Ray will soon complete the journey from tiny Eustis, Florida, to the big time with the release of his first single “Kiss You In The Morning” from his forthcoming Warner Bros. Records album due spring of 2015. He arrives with fans in the know already numbering in the thousands, the ability to sell out large clubs in presale and the promise of a future star. Scott Hendricks, Warner Music Nashville’s executive vice president of A&R and Ray’s producer, calls Ray “country with an edge.”

“Michael, he’s got it all,” said Hendricks, known for his work with Blake Shelton, Brooks & Dunn and Alan Jackson. “He sings well. He’s a really seasoned entertainer. Girls find him not hard to look at. He’s got the drive, the motivation, the work ethic, the right attitude going into this thing. He’s been great to work with in the studio, just getting better and better every time we’re recording. He takes it seriously, and we do have really high hopes for him.”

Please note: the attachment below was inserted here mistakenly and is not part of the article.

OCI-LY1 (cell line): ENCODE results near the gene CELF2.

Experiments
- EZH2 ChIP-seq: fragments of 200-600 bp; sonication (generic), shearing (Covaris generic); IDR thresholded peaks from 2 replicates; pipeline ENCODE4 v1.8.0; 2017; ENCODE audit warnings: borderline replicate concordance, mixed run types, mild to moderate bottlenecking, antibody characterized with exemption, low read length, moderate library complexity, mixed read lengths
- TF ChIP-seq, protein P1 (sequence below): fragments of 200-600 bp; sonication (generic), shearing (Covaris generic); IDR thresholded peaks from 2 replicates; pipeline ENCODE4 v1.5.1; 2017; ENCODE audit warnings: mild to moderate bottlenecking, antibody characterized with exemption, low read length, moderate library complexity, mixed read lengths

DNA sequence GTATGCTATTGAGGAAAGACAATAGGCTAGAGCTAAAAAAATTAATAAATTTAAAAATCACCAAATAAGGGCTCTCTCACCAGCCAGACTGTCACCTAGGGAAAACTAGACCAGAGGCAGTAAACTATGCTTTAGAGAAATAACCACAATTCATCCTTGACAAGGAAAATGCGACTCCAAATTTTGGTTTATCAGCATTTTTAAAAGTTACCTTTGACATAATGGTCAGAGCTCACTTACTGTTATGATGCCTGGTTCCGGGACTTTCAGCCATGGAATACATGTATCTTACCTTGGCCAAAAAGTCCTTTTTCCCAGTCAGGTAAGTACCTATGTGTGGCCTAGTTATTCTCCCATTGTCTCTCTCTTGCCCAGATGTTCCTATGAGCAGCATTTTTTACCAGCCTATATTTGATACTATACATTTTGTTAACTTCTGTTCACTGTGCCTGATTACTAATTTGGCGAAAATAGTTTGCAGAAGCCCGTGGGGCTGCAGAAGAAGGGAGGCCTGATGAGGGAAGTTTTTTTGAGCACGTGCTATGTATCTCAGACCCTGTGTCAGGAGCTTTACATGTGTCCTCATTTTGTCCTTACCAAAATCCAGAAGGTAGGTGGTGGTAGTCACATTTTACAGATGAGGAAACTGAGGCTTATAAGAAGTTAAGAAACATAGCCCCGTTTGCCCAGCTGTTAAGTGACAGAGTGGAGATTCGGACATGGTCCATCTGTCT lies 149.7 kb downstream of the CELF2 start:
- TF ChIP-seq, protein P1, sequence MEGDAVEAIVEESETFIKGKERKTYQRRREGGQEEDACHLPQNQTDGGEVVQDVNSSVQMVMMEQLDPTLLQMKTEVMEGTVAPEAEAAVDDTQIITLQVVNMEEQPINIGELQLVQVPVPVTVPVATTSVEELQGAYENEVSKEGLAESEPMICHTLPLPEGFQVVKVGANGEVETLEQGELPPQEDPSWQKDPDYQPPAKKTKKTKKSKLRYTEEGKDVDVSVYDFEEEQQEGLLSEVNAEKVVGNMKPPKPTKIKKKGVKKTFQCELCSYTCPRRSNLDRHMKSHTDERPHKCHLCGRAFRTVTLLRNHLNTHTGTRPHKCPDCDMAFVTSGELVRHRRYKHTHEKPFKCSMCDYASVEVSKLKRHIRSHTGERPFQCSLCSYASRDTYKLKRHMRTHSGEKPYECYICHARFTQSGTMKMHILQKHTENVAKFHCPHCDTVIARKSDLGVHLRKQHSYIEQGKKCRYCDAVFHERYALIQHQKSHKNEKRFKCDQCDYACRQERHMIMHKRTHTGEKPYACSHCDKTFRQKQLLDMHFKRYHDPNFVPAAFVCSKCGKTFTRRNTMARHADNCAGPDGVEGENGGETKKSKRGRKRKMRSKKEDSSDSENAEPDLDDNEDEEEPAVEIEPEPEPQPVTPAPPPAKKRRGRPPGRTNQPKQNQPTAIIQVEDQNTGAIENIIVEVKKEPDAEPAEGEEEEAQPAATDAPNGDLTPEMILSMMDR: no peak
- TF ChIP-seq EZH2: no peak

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8:00 pm
Anthem Sioux City, IA

GET THE LED OUT

Get The Led Out is a group of professional musicians who are passionate about their love of the music of Led Zeppelin. It's been their mission to bring the studio recordings of "the mighty Zep" to life on the big concert stage. This is not an impersonator act but rather a group of musicians who were fans first, striving to do justice to one of the greatest bands in rock history!

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8:00 pm
Anthem Sioux City, IA